Financial Management Types for Nonprofits

Cersai Stark

Cersai Stark

One thing that all organizations have in common is finance, and the success of every firm is also dependent on finance. Likewise, the basic goal of financial management is to maximize an organization’s value by ensuring that it has the financial resources to achieve its corporate objectives. By and large, financial management also determines how a nonprofit manages and allocates financial resources thereby determining its financial health


Financial Management
Financial Management


  • An outstanding financial report details how various types of financial management decisions are made 
  • Budgeting and forecasting allow you to develop strategies and plans for the future while aligning your goals across the organization.


What are the types of financial management?

The use of nonprofit financial resources helps to ensure that the organization has a future that is both worthwhile and sustainable. In this article, we will consider the various types of financial management for nonprofits. 

1. Cash Management 

Cash management is also known as treasury management. It defines the process of collecting and managing cash flows from an organization’s operating and financing activities. This financial management practice plays a critical role in ensuring a nonprofit’s stability. 

Cash is the fundamental asset that organizations and businesses utilize every month to satisfy operating expenses, employee wages, and purchases, among others. 

Essentially, the key component of a nonprofit cash flow management is the cash flow statement. The cash flow statement completely covers all cash inputs and outflows from the organization. It consists of cash generated by operating activities, cash generated by financing activities, and cash generated from funds. By and large, the bottom line of a cash flow statement reveals how much cash a nonprofit has readily available.

2. Risk management

Risk management is a critical component of modern finance. Likewise, It provides a great way for financial teams to create plans, policies, and procedures to build resilience in the face of unforeseen circumstances.

To manage risk, there is a need to acquire, integrate, and analyze data from numerous sources and touchpoints throughout the organization. Also, the adoption of integrated risk reporting across the organization is a critical aspect of effective financial risk management. 

To begin with, financial risk reporting must include both financial and non-financial metric measurements, as well as historical and forecast data.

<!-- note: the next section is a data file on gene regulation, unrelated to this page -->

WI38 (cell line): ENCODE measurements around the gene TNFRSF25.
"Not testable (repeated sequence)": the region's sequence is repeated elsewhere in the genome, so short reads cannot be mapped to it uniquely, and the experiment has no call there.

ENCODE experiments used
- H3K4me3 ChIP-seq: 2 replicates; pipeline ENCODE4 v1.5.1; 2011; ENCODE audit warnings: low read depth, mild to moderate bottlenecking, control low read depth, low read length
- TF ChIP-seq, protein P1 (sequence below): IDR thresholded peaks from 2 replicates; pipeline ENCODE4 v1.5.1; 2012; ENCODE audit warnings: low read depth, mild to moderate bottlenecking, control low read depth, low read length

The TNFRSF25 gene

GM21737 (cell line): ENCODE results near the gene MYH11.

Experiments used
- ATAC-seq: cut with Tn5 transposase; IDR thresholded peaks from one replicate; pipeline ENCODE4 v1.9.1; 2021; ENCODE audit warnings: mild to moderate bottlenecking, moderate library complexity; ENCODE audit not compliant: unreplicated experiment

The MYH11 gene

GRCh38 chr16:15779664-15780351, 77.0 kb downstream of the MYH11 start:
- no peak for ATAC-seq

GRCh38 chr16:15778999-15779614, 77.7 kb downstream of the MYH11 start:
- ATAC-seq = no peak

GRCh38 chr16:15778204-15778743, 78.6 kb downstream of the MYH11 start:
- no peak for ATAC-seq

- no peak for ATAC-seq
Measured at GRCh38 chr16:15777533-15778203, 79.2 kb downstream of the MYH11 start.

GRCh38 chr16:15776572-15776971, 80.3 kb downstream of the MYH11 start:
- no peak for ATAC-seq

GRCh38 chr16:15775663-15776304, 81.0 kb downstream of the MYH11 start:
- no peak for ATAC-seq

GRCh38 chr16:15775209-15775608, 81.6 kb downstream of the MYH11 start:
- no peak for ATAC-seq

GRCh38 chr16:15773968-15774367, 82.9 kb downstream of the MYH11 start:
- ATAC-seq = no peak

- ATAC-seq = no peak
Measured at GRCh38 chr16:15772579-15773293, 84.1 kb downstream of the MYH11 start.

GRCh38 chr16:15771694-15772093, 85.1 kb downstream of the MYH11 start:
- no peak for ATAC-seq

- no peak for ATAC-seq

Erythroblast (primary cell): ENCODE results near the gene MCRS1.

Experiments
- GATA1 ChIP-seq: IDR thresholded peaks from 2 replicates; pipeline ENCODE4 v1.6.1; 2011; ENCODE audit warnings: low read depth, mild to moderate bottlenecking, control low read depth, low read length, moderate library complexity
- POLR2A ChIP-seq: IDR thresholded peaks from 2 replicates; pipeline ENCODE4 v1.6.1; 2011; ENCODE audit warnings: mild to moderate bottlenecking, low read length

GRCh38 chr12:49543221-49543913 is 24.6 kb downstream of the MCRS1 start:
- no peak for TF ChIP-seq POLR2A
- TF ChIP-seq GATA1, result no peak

3. Investment management 

According to MIT Sloan School of Management research, only 11.2% of nonprofits have investing accounts. That indicates that nearly 90% of organizations are not putting their cash to use, hence limiting their potential to accomplish their objective.

Nonprofits fundraise for a variety of reasons. Likewise, each may have varied objectives for investing their reserves. However, according to best practice, organizations should save 6-12 months of operational reserves. Essentially, this is the first step toward achieving financial sustainability as an organization. This acts as an emergency reserve if a grant is lost or an unforeseen circumstance. 

4. Budgeting and Forecasting 

Budgeting and forecasting allow you to develop strategies and plans for the future while aligning your goals across the organization. This is a critical component of every organization’s growth journey, particularly during times of transition.

With budget forecasting, you can create reasonable and attainable goals, allocate resources, and anticipate obstacles. Likewise, budget forecasting can be done on a monthly, quarterly, or annual basis, depending on your nonprofit needs and preferences.

If your organization is constantly changing, so will your finances and predictions. Also, budgeting and forecasting are approached differently by each organization. The complexity and extent of your processes are defined by your organization’s size, and structure, as well as the nonprofit industry.

5. Financial Reporting 

 A financial reporting package serves several purposes in addition to addressing compliance and regulatory requirements. In simple terms, financial reporting represents your organization’s financial success in a formalized manner. Also, it tells a story about your nonprofit’s financial health. 

Financial reporting is particularly important for internal management. This is because it serves as a platform for assessing operations, measuring KPIs, and even determining employee pay. In addition, financial reporting provides transparency and insight into the financial position and activities of an organization. Its goal is to offer stakeholders detailed information that will allow them make more informed decisions.

Timeliness is an important aspect of financial reporting. Even the most accurate and comprehensive financial report is worthless if it is out of date.


To sum it all up, financial management is an essential requirement for any thriving organization to ensure the sustainability of operations. Likewise, an outstanding financial report is primarily determined by how various types of financial management decisions are made.

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